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British doctors: Hospitals should stop selling junk food

  |   June 27, 2013 at 2:11 PM
EDINBURGH, Scotland, June 27 (UPI) -- The British Medical Association said Thursday hospitals should stop selling junk food on the premises, with one doctor accusing them of "selling sickness."

A resolution on the issue passed at the annual meeting in Edinburgh, Scotland, Sky News reported.

It was introduced by Dr. Aseem Molhatra, a cardiologist.

"The obesity epidemic represents a public health crisis, but it is a public health scandal that by legitimizing junk food hospitals have themselves become a risk factor for diet related disease by perpetuating the revolving door of healthcare," Molhatra said. "It's time to stop selling sickness in the hospital grounds."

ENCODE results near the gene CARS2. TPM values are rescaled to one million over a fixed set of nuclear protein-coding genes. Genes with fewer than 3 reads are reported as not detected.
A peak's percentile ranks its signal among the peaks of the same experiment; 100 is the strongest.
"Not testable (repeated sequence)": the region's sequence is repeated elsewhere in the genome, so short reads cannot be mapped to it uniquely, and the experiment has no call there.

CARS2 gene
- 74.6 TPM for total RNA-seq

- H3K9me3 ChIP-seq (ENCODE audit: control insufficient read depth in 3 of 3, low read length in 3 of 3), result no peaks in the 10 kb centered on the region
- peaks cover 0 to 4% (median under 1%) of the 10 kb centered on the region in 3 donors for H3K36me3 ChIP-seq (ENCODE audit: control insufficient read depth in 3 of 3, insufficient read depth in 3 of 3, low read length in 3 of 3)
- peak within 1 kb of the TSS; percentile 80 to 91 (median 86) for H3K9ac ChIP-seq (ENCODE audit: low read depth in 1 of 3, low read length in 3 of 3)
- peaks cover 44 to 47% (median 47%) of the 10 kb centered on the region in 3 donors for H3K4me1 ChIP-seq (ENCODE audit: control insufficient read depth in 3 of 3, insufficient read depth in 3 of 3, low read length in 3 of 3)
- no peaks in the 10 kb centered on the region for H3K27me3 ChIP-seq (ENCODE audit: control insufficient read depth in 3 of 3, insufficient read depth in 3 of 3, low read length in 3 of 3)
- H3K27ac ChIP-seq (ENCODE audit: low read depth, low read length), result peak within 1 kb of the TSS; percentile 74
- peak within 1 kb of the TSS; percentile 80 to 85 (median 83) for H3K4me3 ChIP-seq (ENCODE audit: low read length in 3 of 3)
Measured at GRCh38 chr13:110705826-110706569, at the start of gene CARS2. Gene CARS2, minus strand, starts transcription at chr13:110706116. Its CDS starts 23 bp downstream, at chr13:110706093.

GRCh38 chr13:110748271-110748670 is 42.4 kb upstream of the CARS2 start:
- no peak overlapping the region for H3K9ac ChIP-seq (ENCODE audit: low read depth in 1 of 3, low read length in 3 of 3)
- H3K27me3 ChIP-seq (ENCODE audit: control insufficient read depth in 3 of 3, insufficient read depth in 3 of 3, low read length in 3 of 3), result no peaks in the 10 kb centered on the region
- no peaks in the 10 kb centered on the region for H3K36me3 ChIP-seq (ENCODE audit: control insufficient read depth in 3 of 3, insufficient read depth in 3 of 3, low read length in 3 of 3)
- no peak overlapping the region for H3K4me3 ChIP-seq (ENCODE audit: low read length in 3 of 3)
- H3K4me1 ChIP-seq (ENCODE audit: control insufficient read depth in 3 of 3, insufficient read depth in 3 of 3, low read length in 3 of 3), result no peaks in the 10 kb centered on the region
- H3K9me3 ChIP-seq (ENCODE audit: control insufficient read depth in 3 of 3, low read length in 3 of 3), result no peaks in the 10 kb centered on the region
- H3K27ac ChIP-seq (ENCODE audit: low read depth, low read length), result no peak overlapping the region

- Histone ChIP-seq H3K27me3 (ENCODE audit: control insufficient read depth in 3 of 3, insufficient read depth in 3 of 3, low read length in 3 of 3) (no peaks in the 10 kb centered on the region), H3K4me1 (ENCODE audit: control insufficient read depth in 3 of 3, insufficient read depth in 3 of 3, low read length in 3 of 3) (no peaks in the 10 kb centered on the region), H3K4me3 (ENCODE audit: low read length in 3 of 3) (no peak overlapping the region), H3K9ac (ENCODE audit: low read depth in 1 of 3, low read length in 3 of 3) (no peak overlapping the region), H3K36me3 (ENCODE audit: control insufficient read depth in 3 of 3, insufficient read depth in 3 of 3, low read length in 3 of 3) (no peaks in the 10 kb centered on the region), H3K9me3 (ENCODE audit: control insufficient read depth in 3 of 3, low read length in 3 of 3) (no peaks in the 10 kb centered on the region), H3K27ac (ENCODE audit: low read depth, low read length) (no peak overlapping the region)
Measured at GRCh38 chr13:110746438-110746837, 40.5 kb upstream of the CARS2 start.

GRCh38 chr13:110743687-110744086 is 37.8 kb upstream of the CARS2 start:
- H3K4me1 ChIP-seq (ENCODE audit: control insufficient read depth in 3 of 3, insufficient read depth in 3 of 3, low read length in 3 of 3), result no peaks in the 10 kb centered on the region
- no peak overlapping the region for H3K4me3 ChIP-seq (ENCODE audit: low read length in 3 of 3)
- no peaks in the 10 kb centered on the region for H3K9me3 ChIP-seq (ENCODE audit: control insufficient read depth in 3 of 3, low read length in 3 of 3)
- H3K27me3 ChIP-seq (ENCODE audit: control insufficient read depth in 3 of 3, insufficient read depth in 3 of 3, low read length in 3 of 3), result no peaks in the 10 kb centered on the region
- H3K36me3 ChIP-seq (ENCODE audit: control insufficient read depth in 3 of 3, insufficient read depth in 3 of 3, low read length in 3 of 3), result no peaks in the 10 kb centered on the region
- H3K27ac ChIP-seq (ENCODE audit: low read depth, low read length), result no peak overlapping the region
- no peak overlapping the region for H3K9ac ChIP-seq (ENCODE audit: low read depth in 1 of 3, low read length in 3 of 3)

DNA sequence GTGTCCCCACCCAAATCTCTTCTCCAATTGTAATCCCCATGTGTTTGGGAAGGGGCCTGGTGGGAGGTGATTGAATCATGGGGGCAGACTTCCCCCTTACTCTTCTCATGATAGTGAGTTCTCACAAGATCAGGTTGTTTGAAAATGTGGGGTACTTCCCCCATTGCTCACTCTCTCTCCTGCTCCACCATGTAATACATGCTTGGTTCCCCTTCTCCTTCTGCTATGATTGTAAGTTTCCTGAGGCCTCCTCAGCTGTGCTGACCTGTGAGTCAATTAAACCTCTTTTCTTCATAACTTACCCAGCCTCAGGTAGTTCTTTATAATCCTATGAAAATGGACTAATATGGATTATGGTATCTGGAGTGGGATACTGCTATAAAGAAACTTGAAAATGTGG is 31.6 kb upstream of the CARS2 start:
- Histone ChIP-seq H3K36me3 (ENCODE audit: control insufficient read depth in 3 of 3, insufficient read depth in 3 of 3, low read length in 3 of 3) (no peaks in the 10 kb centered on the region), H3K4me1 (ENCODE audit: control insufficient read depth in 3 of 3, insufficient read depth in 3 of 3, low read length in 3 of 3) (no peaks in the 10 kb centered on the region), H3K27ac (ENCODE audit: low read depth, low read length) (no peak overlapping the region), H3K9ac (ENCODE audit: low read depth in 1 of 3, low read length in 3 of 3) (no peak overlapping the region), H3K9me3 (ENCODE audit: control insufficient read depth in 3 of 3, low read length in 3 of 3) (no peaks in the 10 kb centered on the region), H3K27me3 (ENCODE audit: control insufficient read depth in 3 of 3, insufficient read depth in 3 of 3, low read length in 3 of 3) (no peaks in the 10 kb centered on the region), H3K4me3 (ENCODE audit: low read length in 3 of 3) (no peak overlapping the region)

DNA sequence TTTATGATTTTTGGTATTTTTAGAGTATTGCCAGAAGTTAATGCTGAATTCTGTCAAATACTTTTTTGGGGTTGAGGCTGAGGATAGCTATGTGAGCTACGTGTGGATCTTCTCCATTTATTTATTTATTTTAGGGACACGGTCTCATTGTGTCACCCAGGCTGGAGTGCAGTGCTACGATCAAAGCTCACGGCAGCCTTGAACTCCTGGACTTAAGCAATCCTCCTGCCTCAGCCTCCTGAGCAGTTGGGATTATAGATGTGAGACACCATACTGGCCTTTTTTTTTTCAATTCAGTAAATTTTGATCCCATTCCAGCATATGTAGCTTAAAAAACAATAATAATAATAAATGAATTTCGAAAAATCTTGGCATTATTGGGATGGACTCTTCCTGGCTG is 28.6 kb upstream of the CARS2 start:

Molhatra said easy availability of junk food is bad for hospital employees, with half of the 1.4 million people who work for the National Health Service classified as overweight or obese.

Dr. Johnny Marshall, head of policy for the NHS, told Sky News he believes providing familiar food at hospitals helps patients. He said healthy choices are available at hospital eateries.

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